When Justify hit the finish line first in the 2018 Belmont Stakes, he became just the thirteenth horse in 100 years to win the United States Triple Crown of racing. Comprised of the Kentucky Derby, the Preakness Stakes and the Belmont Stakes, the Triple Crown series tests horses at three different distances over the course of five weeks, and is the most important series of horse races in the United States for the horses, trainers and racing fans.
Of the more than 20,000 thoroughbred horses born in the US each year, only 20 will make the starting gate of the Kentucky Derby, and thus have a chance to win the Triple Crown. Many horses are nominated at birth to race in the series, and then their owners must wait three long years to find out if they will actually be good enough to make the field.
Most horses begin racing in the summer or fall of their second year, and from that point over the next six-to-nine months the results of their races will determine which ones are Triple Crown contenders.
Although all three races were first run in 1875, it took until 1919 before a horse named Sir Barton was able to capture all three. The term "Triple Crown" didn't actually come into common use until the 1930s, and it was not until the 1980s that the owners of the three Triple Crown race tracks - Churchill Downs, Pimlico Race Course and Belmont Park - began working together to promote the series as a singular event.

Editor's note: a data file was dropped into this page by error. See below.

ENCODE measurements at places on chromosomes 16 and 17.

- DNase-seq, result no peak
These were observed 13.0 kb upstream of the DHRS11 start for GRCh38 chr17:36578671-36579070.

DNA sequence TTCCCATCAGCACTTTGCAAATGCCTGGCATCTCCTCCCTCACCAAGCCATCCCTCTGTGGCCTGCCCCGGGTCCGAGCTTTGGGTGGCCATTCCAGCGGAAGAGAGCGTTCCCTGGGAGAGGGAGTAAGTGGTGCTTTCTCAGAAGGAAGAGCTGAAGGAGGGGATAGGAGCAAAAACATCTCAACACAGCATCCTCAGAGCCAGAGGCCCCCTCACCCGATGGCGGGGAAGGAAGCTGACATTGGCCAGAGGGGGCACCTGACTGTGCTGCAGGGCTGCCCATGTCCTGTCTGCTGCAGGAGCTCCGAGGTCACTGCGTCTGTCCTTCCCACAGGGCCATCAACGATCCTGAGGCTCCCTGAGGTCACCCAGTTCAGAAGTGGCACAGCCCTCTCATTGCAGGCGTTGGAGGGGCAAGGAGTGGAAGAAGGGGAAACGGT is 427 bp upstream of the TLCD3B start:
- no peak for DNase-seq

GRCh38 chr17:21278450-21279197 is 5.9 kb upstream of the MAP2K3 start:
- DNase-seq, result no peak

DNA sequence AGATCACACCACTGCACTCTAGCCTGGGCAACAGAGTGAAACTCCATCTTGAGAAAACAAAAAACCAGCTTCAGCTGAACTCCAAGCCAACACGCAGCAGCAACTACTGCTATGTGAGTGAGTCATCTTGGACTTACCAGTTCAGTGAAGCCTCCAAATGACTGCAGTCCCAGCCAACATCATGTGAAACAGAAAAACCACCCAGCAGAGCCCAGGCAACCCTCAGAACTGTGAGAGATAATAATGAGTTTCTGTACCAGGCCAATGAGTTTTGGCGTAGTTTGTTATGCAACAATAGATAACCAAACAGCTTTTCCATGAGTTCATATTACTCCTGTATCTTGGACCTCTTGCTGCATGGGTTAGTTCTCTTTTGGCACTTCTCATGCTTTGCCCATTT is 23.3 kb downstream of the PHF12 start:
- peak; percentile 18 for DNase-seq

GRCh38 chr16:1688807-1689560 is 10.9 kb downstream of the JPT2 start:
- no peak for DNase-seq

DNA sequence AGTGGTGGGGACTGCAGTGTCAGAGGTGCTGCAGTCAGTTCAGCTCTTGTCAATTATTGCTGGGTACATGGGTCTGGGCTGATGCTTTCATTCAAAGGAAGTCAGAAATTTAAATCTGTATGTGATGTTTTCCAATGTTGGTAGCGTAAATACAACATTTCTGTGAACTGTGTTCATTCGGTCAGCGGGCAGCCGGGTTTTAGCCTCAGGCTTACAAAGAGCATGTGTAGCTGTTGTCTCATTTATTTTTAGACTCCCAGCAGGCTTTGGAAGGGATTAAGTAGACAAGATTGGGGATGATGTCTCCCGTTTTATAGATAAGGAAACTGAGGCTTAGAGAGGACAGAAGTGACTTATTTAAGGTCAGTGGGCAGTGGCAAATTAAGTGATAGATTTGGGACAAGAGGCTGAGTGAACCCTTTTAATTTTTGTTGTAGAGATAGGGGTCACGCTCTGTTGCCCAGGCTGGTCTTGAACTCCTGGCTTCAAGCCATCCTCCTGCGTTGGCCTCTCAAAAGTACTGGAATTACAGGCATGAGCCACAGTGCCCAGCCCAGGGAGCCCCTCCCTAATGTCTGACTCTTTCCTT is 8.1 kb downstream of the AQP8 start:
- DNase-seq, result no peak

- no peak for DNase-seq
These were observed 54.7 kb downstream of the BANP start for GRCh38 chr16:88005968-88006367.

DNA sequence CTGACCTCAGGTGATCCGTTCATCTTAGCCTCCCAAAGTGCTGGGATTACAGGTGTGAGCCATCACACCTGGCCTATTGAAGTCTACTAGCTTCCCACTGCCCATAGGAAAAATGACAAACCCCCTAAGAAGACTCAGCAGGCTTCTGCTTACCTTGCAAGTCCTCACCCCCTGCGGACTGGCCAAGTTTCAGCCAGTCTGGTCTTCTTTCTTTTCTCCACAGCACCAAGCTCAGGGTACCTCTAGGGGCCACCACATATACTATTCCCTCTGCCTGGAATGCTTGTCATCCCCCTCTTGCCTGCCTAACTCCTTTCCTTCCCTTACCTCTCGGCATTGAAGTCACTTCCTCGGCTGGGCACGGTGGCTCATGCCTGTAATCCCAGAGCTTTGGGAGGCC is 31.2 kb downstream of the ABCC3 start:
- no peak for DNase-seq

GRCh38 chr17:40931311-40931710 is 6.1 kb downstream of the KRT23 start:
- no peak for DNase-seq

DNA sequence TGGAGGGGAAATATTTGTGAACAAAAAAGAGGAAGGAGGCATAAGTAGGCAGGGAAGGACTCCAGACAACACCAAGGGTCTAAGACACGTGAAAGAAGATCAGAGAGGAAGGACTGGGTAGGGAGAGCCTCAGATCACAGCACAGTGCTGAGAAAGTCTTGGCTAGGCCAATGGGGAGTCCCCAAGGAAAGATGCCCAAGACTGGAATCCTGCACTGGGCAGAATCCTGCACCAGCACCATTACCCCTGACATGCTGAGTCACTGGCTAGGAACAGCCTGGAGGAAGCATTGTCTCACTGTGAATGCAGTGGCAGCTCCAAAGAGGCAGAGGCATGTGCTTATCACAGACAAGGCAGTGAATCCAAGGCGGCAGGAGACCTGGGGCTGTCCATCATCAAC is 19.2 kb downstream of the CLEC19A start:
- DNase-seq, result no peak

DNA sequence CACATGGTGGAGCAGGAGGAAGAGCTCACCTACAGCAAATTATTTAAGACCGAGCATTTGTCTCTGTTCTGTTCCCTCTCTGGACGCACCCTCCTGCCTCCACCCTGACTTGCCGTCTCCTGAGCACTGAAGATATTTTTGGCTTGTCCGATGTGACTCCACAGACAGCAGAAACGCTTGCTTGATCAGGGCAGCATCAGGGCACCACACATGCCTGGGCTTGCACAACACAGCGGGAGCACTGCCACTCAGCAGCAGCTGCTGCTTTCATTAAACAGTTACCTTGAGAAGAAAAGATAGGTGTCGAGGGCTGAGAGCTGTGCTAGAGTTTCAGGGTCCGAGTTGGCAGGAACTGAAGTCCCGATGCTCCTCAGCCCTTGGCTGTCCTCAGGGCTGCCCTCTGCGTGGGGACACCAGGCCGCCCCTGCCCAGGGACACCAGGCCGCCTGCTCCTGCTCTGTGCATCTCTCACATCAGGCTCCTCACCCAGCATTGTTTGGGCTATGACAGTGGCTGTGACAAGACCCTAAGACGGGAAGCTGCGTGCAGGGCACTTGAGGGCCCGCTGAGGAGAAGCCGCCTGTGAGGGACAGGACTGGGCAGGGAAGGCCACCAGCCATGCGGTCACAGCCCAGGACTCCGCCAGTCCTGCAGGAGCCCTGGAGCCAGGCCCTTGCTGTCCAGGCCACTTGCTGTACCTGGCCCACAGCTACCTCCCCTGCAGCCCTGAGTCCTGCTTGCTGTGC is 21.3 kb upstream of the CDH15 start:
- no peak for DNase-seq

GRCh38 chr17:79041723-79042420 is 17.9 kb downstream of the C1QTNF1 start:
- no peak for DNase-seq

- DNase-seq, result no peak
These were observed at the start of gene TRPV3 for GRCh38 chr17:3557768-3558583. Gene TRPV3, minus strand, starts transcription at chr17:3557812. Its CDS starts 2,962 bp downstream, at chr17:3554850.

Triple Crown Future Bets
Although the 2019 Triple Crown doesn't get underway until the running of the Kentucky Derby on the first Saturday in May, horseplayers start looking for contenders months ahead of time. The winner of the Breeders' Cup Juvenile race in November, for example, is always considered an early Triple Crown contender.
Bovada's online racebook gets in on the action as well, with a future bet offer that simply asks if there will be a Triple Crown winner in 2019. As of October 2018, you can get +450 from Bovada's online racebook if you bet Yes, and -850 if you bet No.
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Triple Crown Locations
Although it has been long-established as the first race in the Triple Crown, the Kentucky Derby is historically the newest race in the series, first run in 1875. The Belmont Stakes was first run in 1867, and the Preakness Stakes was first run in 1873.
Only the Derby has been run every single year since it started. The order of the races as it now stands - the Derby, followed by the Preakness, followed by the Belmont - has been in place since 1931.
The race that kicks it off, the Derby is the most important race of the Triple Crown, since obviously only the winner of the Derby can become a Triple Crown champion.
The Derby is run on the Churchill Downs dirt track at a distance of 1 1/4 miles, which has come to be known as the "Classic" distance in US horse racing. The Derby offers a total purse of $2 million, with just over $1.4 million of that going to the winner.